THE JOB of a finance minister is never easy. It requires balancing constant demands for increased spending with the requirement to collect taxes in a manner that does not compromise economic growth. Reconciling these is especially difficult during economic downturns, when the calls for increased spending are loudest and the ability to increase tax receipts is weakest.
Budget deficits usually rise during downturns. This is because profits and salary increases are generally lower when the economy is weak, so the taxes paid by companies and individuals grow slowly. Consumer spending and receipts from value-added tax also come under pressure. At the same time, government spending on unemployment benefits rises. So budget deficits increase because of the widening gap between government spending and income.
In contrast, when the economy is growing fast, profits, employment, wages and consumer spending all grow. So tax collections rise, payments of unemployment benefits fall and the budget deficit usually shrinks.
This pattern of peaks and troughs helps stabilise levels of economic activity. Increased deficits alleviate some of the pain of economic downturns and falling deficits reduce the risk of overheating. But there is a limit to which countercyclical fiscal policy can help. This is because the government must borrow to fund the deficits that, if prolonged, cause government debt to rise quickly. Soon it reaches levels where savers no longer want to buy all the bonds that must be sold to fund debt. And the interest on borrowings grows, leaving less for other essential spending.
This is why last week’s medium-term budget policy statement seeks to reduce the budget deficit, though predicted economic growth has slowed to 1.4% this year. Finance Minister Nhlanhla Nene has outlined a plan to curb state spending and raise taxes. This aims to slow the growth of government debt and the interest repayments thereon. He hopes to persuade global credit rating agencies not to further downgrade SA’s creditworthiness.
Achieving his goals will be difficult because SA’s large budget deficits since 2008 were the result of rising government spending rather than falling tax revenue. Our budgetary problems are therefore structural and long term, not cyclical and short term.
The rise in government debt in recent years was accompanied by a ballooning of borrowing by parastatals such as Eskom. Nene warned that the government no longer has capacity to support their borrowing requirements.
Government tax revenue is unchanged as a share of GDP from where it was in 2007, when the economy had been growing rapidly for several years and global commodity prices and mining taxes were at record highs. Tax revenue has remained strong because companies have successfully protected profit margins even though the economy is weak. Moreover, wages continue to grow faster than inflation. This means that income tax paid by individuals and VAT have grown quite strongly, despite the economic downturn. Tax receipts will therefore probably not pick up easily when the economy recovers. So Nene has warned of unspecified tax increases in next year’s budget.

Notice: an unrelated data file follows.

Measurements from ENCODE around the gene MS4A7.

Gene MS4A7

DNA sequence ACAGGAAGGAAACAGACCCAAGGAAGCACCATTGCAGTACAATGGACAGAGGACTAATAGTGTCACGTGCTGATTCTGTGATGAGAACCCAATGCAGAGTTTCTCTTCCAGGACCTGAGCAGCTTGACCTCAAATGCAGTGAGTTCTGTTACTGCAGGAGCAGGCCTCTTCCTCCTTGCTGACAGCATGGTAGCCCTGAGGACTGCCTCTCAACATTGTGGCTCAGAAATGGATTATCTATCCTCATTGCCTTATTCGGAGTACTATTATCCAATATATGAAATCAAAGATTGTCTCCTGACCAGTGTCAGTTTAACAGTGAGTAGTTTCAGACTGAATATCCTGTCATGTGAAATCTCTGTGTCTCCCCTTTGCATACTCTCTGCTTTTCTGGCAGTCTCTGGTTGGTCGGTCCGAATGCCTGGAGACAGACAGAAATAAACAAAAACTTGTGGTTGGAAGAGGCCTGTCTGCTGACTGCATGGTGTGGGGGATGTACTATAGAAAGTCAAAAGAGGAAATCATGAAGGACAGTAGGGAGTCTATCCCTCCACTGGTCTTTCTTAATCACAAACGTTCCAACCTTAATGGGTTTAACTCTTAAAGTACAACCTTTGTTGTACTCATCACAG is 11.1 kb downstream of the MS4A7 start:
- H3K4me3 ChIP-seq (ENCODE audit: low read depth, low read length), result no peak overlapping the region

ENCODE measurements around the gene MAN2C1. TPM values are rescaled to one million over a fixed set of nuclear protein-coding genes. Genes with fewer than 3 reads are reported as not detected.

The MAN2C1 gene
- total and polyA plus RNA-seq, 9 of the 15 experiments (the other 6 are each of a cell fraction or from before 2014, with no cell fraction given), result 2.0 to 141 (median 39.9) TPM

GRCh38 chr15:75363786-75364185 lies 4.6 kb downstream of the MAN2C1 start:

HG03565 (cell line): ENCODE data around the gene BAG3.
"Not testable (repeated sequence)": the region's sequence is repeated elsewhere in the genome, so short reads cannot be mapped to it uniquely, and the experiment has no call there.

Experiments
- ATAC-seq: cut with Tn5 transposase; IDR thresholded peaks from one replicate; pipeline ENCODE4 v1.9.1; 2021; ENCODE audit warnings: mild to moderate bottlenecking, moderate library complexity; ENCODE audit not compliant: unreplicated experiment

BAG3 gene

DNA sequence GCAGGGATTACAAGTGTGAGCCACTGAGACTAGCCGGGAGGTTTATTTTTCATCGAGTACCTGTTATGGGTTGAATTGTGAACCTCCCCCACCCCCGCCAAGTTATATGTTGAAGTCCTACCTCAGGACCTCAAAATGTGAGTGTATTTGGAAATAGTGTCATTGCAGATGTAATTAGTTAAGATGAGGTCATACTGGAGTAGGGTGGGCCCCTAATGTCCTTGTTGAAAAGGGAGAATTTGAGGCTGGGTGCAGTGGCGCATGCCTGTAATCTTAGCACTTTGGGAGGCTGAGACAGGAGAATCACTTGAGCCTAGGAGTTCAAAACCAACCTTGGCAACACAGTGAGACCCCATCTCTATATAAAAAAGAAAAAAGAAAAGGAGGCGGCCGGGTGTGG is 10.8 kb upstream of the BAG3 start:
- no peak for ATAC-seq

Our large deficits since 2007 were caused mainly by large increases in government spending, which now amounts to more than 30% of GDP, up from less than 26% in 2007. Most of this increase is unrelated to the economic downturn. A prime cause is the increased number of government employees. Such spending will not automatically fall when the economy grows. It makes the goal of curbing spending difficult. Keeping growth in the wage bill to the budgeted 6.6% a year over the next three years will be crucial to meeting spending and deficit targets.
Few believe that unions will easily accept an increase only slightly above inflation, so the credibility of the government’s projections will soon be tested.
The rise in government debt in recent years was accompanied by a ballooning of borrowing by parastatals such as Eskom. Nene warned that the government no longer has capacity to support their borrowing requirements. It will sell some nonstrategic assets to help fund Eskom and will, belatedly, seek greater private sector involvement in infrastructure investment.
This change will help address weaknesses that have been obvious ever since the government started increasing infrastructure spending in 2006. The first weakness was the lack of implementation capacity, which has led to delays in delivering needed infrastructure. Second, huge cost overruns have simply been passed on to users. More private investor involvement should help address these failings, while relieving the government of a funding burden it can no longer afford.
Nene knows what is now needed, but delivering what he has promised will not be easy. He will face strong ideological resistance within the government and pressure from unions for larger wage increases. Investors and the credit rating agencies will be watching developments closely. There is very little room for slippage.